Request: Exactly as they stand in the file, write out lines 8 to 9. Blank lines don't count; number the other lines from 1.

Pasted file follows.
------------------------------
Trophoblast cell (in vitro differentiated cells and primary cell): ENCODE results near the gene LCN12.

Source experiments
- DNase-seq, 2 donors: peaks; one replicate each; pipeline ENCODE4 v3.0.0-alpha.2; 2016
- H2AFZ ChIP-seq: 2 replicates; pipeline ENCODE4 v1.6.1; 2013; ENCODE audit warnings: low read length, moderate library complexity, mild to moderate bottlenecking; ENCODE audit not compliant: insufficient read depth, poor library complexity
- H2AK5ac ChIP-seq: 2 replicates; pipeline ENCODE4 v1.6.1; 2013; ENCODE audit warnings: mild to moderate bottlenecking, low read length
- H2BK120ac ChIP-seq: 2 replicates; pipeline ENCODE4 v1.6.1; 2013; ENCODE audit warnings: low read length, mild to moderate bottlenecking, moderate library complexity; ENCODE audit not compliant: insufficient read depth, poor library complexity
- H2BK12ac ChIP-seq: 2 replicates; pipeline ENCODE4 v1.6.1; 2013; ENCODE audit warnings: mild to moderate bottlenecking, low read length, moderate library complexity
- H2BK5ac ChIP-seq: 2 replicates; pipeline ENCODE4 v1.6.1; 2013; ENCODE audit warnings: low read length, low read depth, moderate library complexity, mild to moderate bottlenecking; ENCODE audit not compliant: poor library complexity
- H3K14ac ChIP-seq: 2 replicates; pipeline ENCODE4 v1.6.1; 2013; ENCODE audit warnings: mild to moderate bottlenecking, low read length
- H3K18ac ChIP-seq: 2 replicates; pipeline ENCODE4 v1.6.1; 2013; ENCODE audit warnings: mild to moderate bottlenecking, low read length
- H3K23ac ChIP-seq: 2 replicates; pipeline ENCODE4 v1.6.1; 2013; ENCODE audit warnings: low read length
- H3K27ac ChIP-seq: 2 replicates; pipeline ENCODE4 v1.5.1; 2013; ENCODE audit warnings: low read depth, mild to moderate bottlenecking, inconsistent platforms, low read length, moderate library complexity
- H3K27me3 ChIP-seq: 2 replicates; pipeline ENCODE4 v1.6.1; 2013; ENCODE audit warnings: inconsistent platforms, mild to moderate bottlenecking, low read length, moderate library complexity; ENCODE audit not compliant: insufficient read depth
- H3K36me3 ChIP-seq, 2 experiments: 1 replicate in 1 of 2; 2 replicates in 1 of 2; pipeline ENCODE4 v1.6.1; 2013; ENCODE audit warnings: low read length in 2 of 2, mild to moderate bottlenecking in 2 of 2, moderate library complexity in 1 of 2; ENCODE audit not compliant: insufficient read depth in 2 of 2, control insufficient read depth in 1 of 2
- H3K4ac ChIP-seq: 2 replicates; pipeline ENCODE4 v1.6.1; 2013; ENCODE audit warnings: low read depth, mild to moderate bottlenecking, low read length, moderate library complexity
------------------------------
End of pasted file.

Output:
- H2BK5ac ChIP-seq: 2 replicates; pipeline ENCODE4 v1.6.1; 2013; ENCODE audit warnings: low read length, low read depth, moderate library complexity, mild to moderate bottlenecking; ENCODE audit not compliant: poor library complexity
- H3K14ac ChIP-seq: 2 replicates; pipeline ENCODE4 v1.6.1; 2013; ENCODE audit warnings: mild to moderate bottlenecking, low read length